Kefir culture in gripseal bag

£11.95

This is real fresh living milk kefir culture that can be used indefinitely and will grow over time. The name ‘kefir’ means ‘good feeling’. The kefir drink that you can make with this culture is a kind of powerful yoghurt with some advantages which you can read about below. The name ‘kefir’ means ‘good feeling’.  The culture is supplied with instructions which you can read here.  To help ou choose the right prodcut for you you can view the available kefir cultures here.

Description

This is real fresh living milk kefir culture that can be used indefinitely and will grow over time. The name ‘kefir’ means ‘good feeling’. The kefir drink that you can make with this culture is a kind of powerful yoghurt with some advantages which you can read about below.

Kefir has a very good balance of amino acids, including the essential ones that the body cannot make itself. In particular it is loaded with tryptophan, the precursor of serotonin, that helps keep us us happy and tends to be deficient in modern farmed food and also cooked food. It also contains good supplies of the B vitamins including B12. It repopulates the gut with friendly bacteria and is an antiseptic. It can help with candida. Acetylcholine in it improves sleep and is good for memory intelligence, learning, enthusiasm and and general mood. It contains lecithin which helps in the assimilation of fats. It contains ‘right rotating’ lactic acid (as opposed to ‘left rotating’ lactic acid found in other yoghurts) which revives cells. As the lactose is pre-digested by the culture, kefir can often be taken by people who are normally dairy intolerant.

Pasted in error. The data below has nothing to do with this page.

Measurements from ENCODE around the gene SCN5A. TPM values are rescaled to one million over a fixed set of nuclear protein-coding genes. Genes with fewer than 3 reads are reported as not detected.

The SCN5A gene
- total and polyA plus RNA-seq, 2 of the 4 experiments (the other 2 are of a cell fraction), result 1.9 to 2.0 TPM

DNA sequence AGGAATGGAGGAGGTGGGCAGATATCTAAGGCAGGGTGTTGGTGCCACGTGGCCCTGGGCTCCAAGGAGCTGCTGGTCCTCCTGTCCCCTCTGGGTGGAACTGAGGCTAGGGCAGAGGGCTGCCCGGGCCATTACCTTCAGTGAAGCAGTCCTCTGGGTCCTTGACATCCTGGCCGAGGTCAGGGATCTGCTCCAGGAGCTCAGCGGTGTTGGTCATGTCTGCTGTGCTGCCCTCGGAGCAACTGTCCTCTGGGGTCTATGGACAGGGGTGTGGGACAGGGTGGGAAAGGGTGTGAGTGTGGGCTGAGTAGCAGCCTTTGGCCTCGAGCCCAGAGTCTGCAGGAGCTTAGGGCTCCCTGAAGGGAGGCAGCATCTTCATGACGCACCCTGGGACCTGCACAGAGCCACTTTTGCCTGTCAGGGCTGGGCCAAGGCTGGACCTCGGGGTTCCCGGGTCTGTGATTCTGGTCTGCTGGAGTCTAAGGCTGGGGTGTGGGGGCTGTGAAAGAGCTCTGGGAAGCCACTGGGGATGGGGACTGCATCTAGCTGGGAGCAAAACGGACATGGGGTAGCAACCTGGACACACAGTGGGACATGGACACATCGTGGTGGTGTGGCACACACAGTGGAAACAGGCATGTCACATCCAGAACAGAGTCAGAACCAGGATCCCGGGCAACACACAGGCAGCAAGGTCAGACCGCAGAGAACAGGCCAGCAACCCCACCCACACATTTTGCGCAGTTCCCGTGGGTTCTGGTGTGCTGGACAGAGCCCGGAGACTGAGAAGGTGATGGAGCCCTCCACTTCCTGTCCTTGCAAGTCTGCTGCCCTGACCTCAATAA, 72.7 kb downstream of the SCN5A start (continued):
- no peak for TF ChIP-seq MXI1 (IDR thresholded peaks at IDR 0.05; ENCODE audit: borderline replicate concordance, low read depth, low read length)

Kefir can be made with milk at room temperature, no heating is involved and it has an exceptionally helpful nutritional composition. You just put the culture (it looks a bit like cottage cheese) into the raw milk in an airtight glass container for about 24 hours, strain with a plastic sieve and use the liquid that drains out for eating, drinking or recipes. Raw milk is preferable but not essential and cows’, goats’, sheeps’ milk are all suitable. The culture itself flourishes best with raw milk.</p><p>Kefir can be made into a mild soft cheese. This kefir culture has been cared for, bred and fed entirely with raw, organic milk in Somerset and Devon. It is a living thing, can live forever and can be used indefinitely. It will continue to grow (doubling in size about every 16 days) and the extra culture can given away or even eaten. </p><p>The package contains an instruction sheet with a couple of recipes which you can view here.

Choosing to have your kefir culture sent in a glass jar reduces the risk of any leaching from plastic. If purchasing from outside the British Isles and transit time is likely to be long and hot we recommend considering choosing dehydrated kefir grains.

Here is a more extensive article about kefir:

Kefir the magic elixir

Kefir is an incredible magic food which comes into being through the symbiotic activities of three living groups: humans, grazing animals and beneficial micro-organisms. The name ‘kefir’ itself means ‘good feeling’, an apt name as it contains a lot of tryptophan from which serotonin, the well-being biochemical, is made.

Kefir can be thought of as a kind of powerful yoghurt but with some significant advantages. It is the most powerfully probiotic food or supplement that we know of. It actively repopulates the gut, laying down a healthy mucus layer that micro-flora can flourish in, supporting the digestive and immune system.

The culture is so powerful that, unlike yoghurt, it can successfully compete with all the micro-organisms that naturally exist in milk and also it will work at room temperature. This means that, unlike with yoghurt, the milk does not have to be heated to make it and so the nutritional components in the milk remain undamaged. This is great because it allows us to take full advantage of the nutrition in dairy milk, for example the fat soluble vitamins A (retinol), D3 and K2. Also it avoids the changes to the proteins and sugars in milk which can cause problems.